What is your biggest career-related win? What is your biggest loss?
My biggest win was having children. It gave me focus and perspective on my career and enabled me to stress less about the day to day, as ultimately any problem is fixable. It also propelled my career in ways I hadn’t foreseen. Before returning after my eldest daughter was born, I really wasn’t convinced I could make my role work alongside being parent. I came back to a new boss - she didn’t know me and I didn’t know her – and I was on a new set of clients, with a lot of unknowns to overcome. Within a few weeks of being back, I remember saying boldly to my new boss “I’m bored, I’m not being stretched, please can you help fix this” her response was “sure, want to come and do this pitch with me?”.
We won that pitch and almost ten years later we’re still working together. She gave me as much responsibility as I wanted whilst also ensuring I was supported when inevitably child-related issues cropped up or when I was celebrating my children’s milestones, and she enabled me to return after my second daughter was born in a way that worked for me and the business.
My biggest loss conversely has been working with people who haven’t enabled me to be authentically me, which impacted my mental health and ramped up my imposter syndrome. Thankfully I have a great support network, within the industry and outside of it, who helped me navigate my way through these periods. I know I didn’t perform at my best around these people and my work output suffered, and these less than great experiences really made me understand how important it is for employers to create the environment where staff can show up as themselves – which means both employer and employee win.
Which individuals and/or agencies do you gain inspiration from? Do you have any heroes in the industry?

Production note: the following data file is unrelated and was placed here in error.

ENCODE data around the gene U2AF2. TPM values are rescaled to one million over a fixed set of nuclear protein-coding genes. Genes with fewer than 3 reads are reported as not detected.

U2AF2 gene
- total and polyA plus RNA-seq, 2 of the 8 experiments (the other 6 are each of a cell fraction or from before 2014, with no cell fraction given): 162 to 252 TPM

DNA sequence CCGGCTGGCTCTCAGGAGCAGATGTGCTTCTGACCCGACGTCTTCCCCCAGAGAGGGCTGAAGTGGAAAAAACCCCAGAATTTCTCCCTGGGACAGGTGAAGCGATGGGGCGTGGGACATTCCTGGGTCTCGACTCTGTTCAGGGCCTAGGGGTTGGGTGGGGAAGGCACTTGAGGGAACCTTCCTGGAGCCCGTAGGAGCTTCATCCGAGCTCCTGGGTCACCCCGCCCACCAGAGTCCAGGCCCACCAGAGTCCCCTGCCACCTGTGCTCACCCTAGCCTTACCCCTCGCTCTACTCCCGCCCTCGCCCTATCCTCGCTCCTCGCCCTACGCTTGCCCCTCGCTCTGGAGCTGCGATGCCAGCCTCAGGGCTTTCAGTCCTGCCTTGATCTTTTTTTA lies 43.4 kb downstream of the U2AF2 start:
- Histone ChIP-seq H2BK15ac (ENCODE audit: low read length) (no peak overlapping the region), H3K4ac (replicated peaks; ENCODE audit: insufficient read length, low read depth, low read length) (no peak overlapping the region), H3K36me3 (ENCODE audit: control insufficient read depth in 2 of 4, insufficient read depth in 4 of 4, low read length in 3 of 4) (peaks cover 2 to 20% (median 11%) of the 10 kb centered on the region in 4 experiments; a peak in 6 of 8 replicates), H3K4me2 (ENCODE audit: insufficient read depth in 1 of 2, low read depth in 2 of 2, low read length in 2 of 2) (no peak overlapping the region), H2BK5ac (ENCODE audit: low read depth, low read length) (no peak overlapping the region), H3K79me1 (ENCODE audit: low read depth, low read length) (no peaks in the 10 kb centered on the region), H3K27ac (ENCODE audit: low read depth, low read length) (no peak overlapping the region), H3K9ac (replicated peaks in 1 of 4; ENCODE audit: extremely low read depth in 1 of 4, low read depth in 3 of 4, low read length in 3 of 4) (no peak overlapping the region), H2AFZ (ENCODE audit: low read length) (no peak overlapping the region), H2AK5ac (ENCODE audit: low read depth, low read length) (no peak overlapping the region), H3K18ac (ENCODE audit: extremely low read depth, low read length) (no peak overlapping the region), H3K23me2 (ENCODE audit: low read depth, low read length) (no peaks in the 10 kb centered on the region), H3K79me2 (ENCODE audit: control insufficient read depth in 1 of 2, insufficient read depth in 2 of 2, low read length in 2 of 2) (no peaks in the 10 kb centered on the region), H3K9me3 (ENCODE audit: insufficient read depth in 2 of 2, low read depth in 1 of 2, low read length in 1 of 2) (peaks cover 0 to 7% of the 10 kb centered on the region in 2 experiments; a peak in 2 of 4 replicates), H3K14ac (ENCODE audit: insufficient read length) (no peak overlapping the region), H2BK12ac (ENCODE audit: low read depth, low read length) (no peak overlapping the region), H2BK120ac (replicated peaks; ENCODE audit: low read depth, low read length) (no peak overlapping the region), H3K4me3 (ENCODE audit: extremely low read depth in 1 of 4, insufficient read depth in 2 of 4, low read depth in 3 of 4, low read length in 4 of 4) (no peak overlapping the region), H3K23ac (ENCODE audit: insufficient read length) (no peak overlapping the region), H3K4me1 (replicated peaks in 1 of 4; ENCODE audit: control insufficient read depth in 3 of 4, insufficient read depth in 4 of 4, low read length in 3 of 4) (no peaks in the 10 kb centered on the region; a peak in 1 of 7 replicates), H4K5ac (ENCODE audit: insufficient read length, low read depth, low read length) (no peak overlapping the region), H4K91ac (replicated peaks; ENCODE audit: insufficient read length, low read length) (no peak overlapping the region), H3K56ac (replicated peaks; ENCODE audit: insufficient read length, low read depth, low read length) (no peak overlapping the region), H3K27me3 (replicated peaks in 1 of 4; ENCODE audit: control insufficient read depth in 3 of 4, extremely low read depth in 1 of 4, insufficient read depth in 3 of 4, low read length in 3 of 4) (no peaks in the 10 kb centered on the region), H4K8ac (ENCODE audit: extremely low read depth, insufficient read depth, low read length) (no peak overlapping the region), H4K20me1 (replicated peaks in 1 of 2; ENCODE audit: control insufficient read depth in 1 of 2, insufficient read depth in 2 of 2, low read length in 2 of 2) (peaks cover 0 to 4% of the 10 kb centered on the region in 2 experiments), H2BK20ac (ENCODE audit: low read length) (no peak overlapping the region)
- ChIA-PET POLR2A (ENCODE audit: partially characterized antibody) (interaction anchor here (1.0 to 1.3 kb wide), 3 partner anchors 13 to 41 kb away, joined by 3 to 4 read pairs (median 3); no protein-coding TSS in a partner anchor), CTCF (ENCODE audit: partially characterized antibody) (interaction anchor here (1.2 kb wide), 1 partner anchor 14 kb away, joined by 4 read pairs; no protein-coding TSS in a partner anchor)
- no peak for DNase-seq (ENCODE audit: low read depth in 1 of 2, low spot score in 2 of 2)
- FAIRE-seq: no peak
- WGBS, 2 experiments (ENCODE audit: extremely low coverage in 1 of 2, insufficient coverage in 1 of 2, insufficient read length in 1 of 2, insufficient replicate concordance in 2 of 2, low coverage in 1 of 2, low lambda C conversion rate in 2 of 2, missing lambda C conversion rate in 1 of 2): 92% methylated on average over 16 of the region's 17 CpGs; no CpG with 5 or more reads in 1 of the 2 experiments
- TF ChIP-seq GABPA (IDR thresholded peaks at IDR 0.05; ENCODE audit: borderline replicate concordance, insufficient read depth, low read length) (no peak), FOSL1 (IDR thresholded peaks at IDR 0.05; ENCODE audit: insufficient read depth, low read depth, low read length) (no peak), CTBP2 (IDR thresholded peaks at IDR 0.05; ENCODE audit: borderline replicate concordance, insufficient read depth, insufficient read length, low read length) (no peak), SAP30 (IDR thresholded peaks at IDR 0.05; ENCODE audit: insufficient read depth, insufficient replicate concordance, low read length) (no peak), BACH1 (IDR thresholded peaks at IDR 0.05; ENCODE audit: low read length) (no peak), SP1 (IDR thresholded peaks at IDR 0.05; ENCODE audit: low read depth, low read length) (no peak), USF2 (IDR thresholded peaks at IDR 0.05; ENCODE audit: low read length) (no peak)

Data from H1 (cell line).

At my first agency, RKCR/Y&R, I was lucky to work under Creative Chairman, Mark Roalfe, and Ida Rezvani, Managing Director at the time we both left. They taught me everything about the craft of creativity, protecting the creative, that everyone can be creative and that everyone can collaborate on strategy. Ida is also responsible for my fastidious attention to detail (I always want to read all the words on all the slides!) and a focus on finance. Both Mark and Ida taught me to go the extra mile to get the best work made (for client and agency), to be curious, to learn from those around me and importantly to be kind and have fun, too. I will forever be thankful for starting my career under their guidance.
If you could go back to your teenage years, would you have done things differently? Do you have any regrets?
I mean, yeah, there are a few boys I wouldn’t have kissed!
If you weren’t in your current industry, what would you be doing?
Running my side gig, Fighting Fit for Cancer, full time.
What’s your one big dream for the future of the industry?
More acceptance and celebration of our differences.
What are your top tips for aspiring creative professionals?
Be curious, be tenacious, have fun.
What are your top tips for other creative leaders?
Ask your teams how they are and truly listen and act on what you hear, and be kind.
When you think about your team, what is the thing that matters to you the most?
Their progression and happiness.
Do you have any websites, books or resources you would recommend?
As our clients are communicating to customers, it’s good to remember that those customers are humans, so I’d suggest ensuring you keep your reading lists real, watch Britain’s Got Talent, read the Daily Mail, shop on the high street, go and watch the great British public out and about, and be curious about their worlds. Then you will be able to better connect to the human behind the target audience.